A class play is performed at some point in the school year, its theme often one of the Norse myths. The children are involved in every aspect of the production, and the sets and costumes are kept simple. More informal skits in the classroom pepper the year and serve to stimulate and integrate the children’s learning.

Two blocks are normally devoted to the Human Being and Animal. We emphasize how the animal is anatomically specialized, whereas the three-fold human being is balanced and a generalist, capable of creating tools to serve their needs. The children learn about animals grouped by their chief characteristics, such as those with powerful metabolic systems (ungulates, herbivores), those that hunt and use their claws and teeth (carnivores), animals with highly developed visual abilities (birds of prey), etc. General ecological concepts such as habitat, adaptation, food chains and webs are introduced. Children often choose a particular animal to study and report on.

The study of geography and history become more formal this year with the exploration of the development of the Twin Cities and the state of Minnesota as a whole. Placing the children in time and space helps to orient them and connect them to the outer world. How the land, rivers, resources and climate determine the industries, activities and lifestyles of the people through the centuries is an important theme. The Mississippi River is a focal point. Exploring the life of the local tribes of Ojibwa and Dakotas reveals the intimate relationship between land and people. The lives of the voyageurs, early explorers and settlers weave a rich tapestry. The children learn to make the transition from pictorial drawing to symbolic representation in map-making. They orient themselves to the four compass directions and draw local and state maps.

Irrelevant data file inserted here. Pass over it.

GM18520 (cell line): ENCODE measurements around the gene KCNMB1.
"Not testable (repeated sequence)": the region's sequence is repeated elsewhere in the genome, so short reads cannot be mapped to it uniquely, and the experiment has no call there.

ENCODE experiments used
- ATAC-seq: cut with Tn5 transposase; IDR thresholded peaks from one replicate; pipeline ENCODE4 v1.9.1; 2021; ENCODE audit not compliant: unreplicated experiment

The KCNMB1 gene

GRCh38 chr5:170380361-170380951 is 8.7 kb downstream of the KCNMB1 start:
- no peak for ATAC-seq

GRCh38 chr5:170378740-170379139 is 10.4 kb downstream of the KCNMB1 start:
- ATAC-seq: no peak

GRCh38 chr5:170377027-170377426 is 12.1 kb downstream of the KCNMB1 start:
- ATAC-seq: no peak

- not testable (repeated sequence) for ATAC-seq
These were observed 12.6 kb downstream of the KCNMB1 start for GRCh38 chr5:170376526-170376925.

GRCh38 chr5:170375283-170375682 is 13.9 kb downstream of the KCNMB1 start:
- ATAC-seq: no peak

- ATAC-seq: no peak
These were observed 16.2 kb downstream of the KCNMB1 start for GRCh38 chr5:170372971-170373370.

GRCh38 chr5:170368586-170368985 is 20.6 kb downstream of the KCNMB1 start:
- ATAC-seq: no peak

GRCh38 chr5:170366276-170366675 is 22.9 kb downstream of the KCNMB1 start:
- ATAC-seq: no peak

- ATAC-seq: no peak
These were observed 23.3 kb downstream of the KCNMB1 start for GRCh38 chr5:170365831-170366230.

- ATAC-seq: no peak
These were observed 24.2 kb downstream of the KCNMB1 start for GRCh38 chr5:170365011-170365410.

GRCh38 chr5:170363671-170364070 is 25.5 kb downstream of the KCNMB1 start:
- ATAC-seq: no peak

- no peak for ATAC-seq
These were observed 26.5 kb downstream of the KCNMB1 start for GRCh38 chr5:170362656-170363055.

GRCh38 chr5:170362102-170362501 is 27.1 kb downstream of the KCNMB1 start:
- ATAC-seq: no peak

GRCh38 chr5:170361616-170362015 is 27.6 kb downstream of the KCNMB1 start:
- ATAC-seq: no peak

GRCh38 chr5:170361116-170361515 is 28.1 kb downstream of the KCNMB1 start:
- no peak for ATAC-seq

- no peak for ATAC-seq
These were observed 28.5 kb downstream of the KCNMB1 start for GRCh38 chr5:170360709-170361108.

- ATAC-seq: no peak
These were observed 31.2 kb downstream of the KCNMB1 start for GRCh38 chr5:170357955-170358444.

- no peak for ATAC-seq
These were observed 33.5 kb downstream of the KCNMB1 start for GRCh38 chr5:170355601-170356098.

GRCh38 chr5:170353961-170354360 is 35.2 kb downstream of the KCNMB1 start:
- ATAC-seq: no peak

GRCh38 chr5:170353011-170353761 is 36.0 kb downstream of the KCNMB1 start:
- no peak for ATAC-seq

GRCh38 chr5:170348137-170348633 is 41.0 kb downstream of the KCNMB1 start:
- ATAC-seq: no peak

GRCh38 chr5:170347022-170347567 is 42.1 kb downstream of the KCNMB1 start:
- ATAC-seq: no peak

Class trips are an important part of the fourth-grade curriculum. Many options exist for the local history and geography block: Fort Snelling, Gibbs Farm, Heritage Days, Mille Lacs Indian Museum, etc. Often the class takes a three-day camping trip to Lake Itasca, the headwaters of the Mississippi, at the end of the year. Of course, the Minnesota Zoo and Como Zoo offer unique opportunities to enrich our Human Being and Animal blocks.